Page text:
• Kyodo


Lee Hong-hyon, one of three South Koreans who filed a lawsuit in June 2011 to get the Japanese government to cover medical costs for atomic bomb victims who now live overseas, was the only one still alive to hear the Osaka District Court rule in their favor on Oct. 24.

The ruling paves the way for hibakusha living outside Japan to receive the same medical coverage as A-bomb survivors in Japan, although the court rejected the plaintiffs’ demand for damages.

Lee, 67, was exposed to radiation while still in his mother’s womb in Hiroshima. He could not make it to Japan for the Osaka court ruling due to poor health. His co-plaintiffs were relatives of two Hiroshima hibakusha.

“I was convinced we would get a ruling against (the government) not paying benefits,” Lee said by phone. “Many hibakusha have money and health problems. I am hoping that all hibakusha overseas can be treated equally.”

The government has lost a series of lawsuits over differences in financial aid for atomic bomb survivors living in Japan and those living abroad, and health care coverage was the biggest gap still remaining.

“Because there is an upper limit on medical expenses, I must pay out of my pocket whenever I develop a major illness,” said An Wol-son, 83, a Hiroshima survivor who lives in a facility in South Korea housing fellow atomic bomb survivors.

“People don’t develop diseases whenever they have enough money. It’s better if money is offered whenever they get ill,” An said.

In a 2002 ruling over the gap in financial assistance affecting overseas survivors, the Osaka High Court said “survivors are survivors wherever they are.” Based on that decision, Japan started supplying allowances to overseas survivors in 2003.

But such aid, including about ¥33,000 in monthly allowances and medical subsidies that began in fiscal 2004, is often not enough to cover treatment for injuries and illnesses. Some of the survivors come all the way to Japan so they will be covered under the provisions of the atomic bomb survivors’ relief law allowing them to receive fully covered medical treatment.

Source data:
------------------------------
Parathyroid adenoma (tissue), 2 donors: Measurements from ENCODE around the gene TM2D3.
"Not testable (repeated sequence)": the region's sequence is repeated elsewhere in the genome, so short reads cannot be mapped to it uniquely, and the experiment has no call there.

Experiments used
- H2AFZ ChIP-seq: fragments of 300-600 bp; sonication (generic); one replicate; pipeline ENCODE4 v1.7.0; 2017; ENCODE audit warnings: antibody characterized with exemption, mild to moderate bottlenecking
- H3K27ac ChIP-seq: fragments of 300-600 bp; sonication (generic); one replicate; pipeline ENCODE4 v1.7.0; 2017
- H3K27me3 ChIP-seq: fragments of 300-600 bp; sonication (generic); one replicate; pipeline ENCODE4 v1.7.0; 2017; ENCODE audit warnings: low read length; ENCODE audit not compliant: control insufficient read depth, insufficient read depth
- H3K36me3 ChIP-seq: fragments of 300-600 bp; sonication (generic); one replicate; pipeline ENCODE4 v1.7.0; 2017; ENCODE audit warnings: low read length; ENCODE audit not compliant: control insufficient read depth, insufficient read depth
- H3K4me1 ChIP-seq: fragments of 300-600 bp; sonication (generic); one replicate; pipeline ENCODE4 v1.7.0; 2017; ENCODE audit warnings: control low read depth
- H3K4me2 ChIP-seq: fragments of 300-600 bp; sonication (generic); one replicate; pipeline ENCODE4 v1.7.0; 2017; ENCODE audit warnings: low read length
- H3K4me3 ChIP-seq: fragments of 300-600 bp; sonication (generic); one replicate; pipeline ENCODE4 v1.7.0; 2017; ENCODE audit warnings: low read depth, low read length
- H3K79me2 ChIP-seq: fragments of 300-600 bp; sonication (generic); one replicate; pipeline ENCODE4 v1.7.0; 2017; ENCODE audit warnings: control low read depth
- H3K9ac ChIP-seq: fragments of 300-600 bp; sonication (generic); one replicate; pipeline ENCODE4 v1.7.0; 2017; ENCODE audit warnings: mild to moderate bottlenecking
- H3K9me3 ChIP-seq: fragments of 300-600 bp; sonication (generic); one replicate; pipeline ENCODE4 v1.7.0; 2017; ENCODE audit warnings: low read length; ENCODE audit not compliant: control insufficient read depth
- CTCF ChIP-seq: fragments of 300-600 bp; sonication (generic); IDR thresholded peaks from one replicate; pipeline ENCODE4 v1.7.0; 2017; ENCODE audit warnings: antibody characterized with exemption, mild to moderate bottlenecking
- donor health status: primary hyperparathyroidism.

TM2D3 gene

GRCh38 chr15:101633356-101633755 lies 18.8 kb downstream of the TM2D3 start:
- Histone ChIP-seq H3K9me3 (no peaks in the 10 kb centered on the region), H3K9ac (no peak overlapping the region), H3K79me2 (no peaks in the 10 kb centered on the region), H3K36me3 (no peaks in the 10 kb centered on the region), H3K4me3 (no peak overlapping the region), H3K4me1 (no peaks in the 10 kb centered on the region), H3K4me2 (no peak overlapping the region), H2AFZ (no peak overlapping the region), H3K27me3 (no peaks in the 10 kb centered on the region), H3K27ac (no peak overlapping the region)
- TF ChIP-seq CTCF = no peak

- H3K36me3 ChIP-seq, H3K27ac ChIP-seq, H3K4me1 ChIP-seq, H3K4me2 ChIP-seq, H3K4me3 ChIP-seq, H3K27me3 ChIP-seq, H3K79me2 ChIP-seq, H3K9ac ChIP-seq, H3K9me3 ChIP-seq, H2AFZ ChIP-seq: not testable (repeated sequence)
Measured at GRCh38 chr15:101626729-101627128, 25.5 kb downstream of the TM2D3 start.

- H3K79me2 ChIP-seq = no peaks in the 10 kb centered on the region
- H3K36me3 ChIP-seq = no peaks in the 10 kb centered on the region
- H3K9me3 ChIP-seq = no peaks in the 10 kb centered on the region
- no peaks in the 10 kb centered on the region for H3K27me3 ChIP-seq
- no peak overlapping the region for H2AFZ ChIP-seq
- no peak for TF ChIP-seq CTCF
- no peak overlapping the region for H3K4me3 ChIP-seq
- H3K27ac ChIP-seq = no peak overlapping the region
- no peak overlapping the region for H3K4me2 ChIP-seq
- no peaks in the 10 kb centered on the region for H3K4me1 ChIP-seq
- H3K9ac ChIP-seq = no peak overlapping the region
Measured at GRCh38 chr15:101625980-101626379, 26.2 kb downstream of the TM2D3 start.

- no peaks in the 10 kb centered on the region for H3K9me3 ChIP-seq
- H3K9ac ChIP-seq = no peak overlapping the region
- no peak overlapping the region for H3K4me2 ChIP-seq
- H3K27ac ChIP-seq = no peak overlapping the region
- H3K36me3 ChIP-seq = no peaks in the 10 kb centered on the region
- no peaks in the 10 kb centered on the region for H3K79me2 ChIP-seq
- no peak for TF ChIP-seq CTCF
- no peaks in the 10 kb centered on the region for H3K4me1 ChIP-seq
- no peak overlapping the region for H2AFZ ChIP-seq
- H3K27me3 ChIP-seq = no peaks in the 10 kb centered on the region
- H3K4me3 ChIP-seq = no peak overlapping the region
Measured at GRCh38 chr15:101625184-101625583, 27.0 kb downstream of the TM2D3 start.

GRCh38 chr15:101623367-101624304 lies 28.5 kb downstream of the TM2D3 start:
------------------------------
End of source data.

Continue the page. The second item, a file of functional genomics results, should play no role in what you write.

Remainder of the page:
The cap on medical subsidies is reviewed annually by referring to medical expenses paid by atomic bomb survivors in Japan. This year, the maximum amount was set at ¥179,000 in principle.

Yasuhisa Nagashima, a lawyer representing plaintiffs in the latest lawsuit, said the cap on subsidies puts “constraints on survivors receiving the medical care truly needed.”

“Overseas hibakusha are getting old. The government should immediately address the error,” he said, adding that he will consider filing an appeal against the rejection of damages.

“Foreign countries have different medical systems, including health insurance,” an official with the Health, Labor and Welfare Ministry said. “We cannot directly apply the system designed for domestic institutions to those overseas.”

The Osaka District Court said that the plaintiffs living in South Korea were receiving treatment domestically. The relief law has provisions for covering medical treatment at institutions other than those designated for treating hibakusha in Japan, if circumstances compel them to do so.

The ministry official complained that “it is difficult to designate or supervise medical institutions in foreign countries.”

Kazuyuki Tamura, a professor emeritus of administrative law at Hiroshima University, said: “Many countries don’t have fully developed public medical insurance systems, making health care the biggest problem for hibakusha abroad. The ruling should be applied to all hibakusha outside Japan.”

Supporters of the plaintiffs voiced hope that the government will take action.

“Thinking reasonably, there was no way we were going to lose at the trial. It is a refreshing feeling,” one of the roughly 20 supporters said at a gathering at the Osaka Bar Association after the ruling.

Aid for overseas survivors “must be raised to the same level as that being offered to survivors in Japan,” another supporter said.

On a desk in the hall of the bar association, a photo of Lee was displayed along with pictures of the two plaintiffs who died.

The number of overseas survivors recognized by the government, who carry atomic bomb survivor’s health passbooks, totaled about 4,450 in 38 countries and regions as of the end of March, with 3,060 in South Korea, 990 in the United States and 150 in Brazil.

Sixty-eight years after the 1945 bombings, many aging survivors are struggling with illnesses.

“Rather than changing the system only after being prompted by judicial decisions, Japan should make its own effort to equally apply the relief law to all survivors,” said Junko Ichiba, chairwoman of a group that supports atomic bomb survivors in South Korea.

“Overseas survivors have a limited number of years to live. The Japanese government should accept the ruling, not torment and discriminate against them through prolonged trials,” said Kwak Gwi-hun, 89, honorary chairman of the Association of Korean Atomic Bomb Victims.

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